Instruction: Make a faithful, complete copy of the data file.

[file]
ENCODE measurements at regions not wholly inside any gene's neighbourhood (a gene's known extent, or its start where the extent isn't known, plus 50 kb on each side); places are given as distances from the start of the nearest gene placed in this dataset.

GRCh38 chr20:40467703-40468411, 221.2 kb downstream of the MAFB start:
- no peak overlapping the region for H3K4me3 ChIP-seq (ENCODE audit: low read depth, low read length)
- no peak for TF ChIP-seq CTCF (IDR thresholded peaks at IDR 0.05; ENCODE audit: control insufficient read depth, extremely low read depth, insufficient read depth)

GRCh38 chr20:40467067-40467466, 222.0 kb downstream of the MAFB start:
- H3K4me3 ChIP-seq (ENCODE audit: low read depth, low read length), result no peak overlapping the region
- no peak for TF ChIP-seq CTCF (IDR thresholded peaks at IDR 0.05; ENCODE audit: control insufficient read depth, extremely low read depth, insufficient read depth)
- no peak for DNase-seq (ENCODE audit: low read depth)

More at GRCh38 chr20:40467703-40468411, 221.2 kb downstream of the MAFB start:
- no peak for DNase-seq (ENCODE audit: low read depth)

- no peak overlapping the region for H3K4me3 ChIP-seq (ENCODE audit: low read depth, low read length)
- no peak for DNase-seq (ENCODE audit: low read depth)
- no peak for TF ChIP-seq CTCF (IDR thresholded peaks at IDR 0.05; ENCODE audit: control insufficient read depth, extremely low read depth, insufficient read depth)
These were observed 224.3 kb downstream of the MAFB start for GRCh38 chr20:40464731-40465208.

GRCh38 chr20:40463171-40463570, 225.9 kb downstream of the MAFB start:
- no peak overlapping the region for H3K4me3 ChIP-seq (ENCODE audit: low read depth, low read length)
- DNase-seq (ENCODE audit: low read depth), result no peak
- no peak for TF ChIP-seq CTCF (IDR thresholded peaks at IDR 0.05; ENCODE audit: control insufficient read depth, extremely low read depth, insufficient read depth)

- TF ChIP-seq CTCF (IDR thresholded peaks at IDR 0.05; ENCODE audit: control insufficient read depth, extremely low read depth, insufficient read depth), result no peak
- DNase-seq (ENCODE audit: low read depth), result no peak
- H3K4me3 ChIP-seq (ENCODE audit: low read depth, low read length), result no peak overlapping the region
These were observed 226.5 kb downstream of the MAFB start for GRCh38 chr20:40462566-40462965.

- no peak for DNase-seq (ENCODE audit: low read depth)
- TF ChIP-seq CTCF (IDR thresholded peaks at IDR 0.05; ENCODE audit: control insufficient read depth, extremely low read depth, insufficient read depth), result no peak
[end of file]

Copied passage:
ENCODE measurements at regions not wholly inside any gene's neighbourhood (a gene's known extent, or its start where the extent isn't known, plus 50 kb on each side); places are given as distances from the start of the nearest gene placed in this dataset.

GRCh38 chr20:40467703-40468411, 221.2 kb downstream of the MAFB start:
- no peak overlapping the region for H3K4me3 ChIP-seq (ENCODE audit: low read depth, low read length)
- no peak for TF ChIP-seq CTCF (IDR thresholded peaks at IDR 0.05; ENCODE audit: control insufficient read depth, extremely low read depth, insufficient read depth)

GRCh38 chr20:40467067-40467466, 222.0 kb downstream of the MAFB start:
- H3K4me3 ChIP-seq (ENCODE audit: low read depth, low read length), result no peak overlapping the region
- no peak for TF ChIP-seq CTCF (IDR thresholded peaks at IDR 0.05; ENCODE audit: control insufficient read depth, extremely low read depth, insufficient read depth)
- no peak for DNase-seq (ENCODE audit: low read depth)

More at GRCh38 chr20:40467703-40468411, 221.2 kb downstream of the MAFB start:
- no peak for DNase-seq (ENCODE audit: low read depth)

- no peak overlapping the region for H3K4me3 ChIP-seq (ENCODE audit: low read depth, low read length)
- no peak for DNase-seq (ENCODE audit: low read depth)
- no peak for TF ChIP-seq CTCF (IDR thresholded peaks at IDR 0.05; ENCODE audit: control insufficient read depth, extremely low read depth, insufficient read depth)
These were observed 224.3 kb downstream of the MAFB start for GRCh38 chr20:40464731-40465208.

GRCh38 chr20:40463171-40463570, 225.9 kb downstream of the MAFB start:
- no peak overlapping the region for H3K4me3 ChIP-seq (ENCODE audit: low read depth, low read length)
- DNase-seq (ENCODE audit: low read depth), result no peak
- no peak for TF ChIP-seq CTCF (IDR thresholded peaks at IDR 0.05; ENCODE audit: control insufficient read depth, extremely low read depth, insufficient read depth)

- TF ChIP-seq CTCF (IDR thresholded peaks at IDR 0.05; ENCODE audit: control insufficient read depth, extremely low read depth, insufficient read depth), result no peak
- DNase-seq (ENCODE audit: low read depth), result no peak
- H3K4me3 ChIP-seq (ENCODE audit: low read depth, low read length), result no peak overlapping the region
These were observed 226.5 kb downstream of the MAFB start for GRCh38 chr20:40462566-40462965.

- no peak for DNase-seq (ENCODE audit: low read depth)
- TF ChIP-seq CTCF (IDR thresholded peaks at IDR 0.05; ENCODE audit: control insufficient read depth, extremely low read depth, insufficient read depth), result no peak